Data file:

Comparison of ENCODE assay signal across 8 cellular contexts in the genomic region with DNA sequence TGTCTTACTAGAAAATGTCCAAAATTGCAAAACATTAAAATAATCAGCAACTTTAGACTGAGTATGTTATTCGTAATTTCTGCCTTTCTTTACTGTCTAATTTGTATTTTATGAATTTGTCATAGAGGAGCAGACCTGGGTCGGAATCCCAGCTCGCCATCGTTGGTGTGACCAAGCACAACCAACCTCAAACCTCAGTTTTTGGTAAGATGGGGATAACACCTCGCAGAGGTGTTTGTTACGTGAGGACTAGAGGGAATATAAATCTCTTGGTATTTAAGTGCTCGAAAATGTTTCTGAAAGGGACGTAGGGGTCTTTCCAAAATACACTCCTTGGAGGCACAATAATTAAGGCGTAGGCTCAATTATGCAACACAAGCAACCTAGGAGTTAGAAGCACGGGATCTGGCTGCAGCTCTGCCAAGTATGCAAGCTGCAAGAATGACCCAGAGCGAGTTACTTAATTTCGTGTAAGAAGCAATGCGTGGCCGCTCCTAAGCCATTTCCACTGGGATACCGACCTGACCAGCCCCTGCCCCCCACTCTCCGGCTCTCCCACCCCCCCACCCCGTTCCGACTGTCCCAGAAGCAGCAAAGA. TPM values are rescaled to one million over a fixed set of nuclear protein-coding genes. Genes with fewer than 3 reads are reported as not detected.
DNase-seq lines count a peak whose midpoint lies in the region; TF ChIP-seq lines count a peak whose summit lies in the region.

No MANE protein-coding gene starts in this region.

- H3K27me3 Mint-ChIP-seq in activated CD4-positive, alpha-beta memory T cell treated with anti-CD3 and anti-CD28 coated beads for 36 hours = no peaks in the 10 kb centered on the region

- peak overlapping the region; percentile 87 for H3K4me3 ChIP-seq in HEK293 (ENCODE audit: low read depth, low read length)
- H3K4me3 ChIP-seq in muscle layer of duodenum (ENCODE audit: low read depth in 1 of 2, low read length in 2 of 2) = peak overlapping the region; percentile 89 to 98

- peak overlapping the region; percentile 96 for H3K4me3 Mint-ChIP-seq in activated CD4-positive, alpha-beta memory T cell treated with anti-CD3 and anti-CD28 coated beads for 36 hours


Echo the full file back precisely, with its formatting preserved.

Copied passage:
Comparison of ENCODE assay signal across 8 cellular contexts in the genomic region with DNA sequence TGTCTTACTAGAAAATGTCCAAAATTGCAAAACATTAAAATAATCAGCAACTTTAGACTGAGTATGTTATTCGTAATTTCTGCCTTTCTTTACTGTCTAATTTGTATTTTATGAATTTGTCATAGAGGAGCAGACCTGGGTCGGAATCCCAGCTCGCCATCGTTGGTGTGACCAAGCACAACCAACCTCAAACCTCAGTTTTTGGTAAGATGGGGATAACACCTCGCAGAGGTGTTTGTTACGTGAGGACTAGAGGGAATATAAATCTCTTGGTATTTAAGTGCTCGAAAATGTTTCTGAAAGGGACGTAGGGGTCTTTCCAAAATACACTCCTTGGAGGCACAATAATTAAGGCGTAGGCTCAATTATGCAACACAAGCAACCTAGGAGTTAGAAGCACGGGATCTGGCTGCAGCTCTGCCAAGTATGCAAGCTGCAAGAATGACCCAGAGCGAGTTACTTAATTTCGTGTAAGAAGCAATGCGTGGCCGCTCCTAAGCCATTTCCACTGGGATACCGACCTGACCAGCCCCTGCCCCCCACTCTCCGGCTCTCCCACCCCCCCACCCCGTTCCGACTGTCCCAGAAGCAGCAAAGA. TPM values are rescaled to one million over a fixed set of nuclear protein-coding genes. Genes with fewer than 3 reads are reported as not detected.
DNase-seq lines count a peak whose midpoint lies in the region; TF ChIP-seq lines count a peak whose summit lies in the region.

No MANE protein-coding gene starts in this region.

- H3K27me3 Mint-ChIP-seq in activated CD4-positive, alpha-beta memory T cell treated with anti-CD3 and anti-CD28 coated beads for 36 hours = no peaks in the 10 kb centered on the region

- peak overlapping the region; percentile 87 for H3K4me3 ChIP-seq in HEK293 (ENCODE audit: low read depth, low read length)
- H3K4me3 ChIP-seq in muscle layer of duodenum (ENCODE audit: low read depth in 1 of 2, low read length in 2 of 2) = peak overlapping the region; percentile 89 to 98

- peak overlapping the region; percentile 96 for H3K4me3 Mint-ChIP-seq in activated CD4-positive, alpha-beta memory T cell treated with anti-CD3 and anti-CD28 coated beads for 36 hours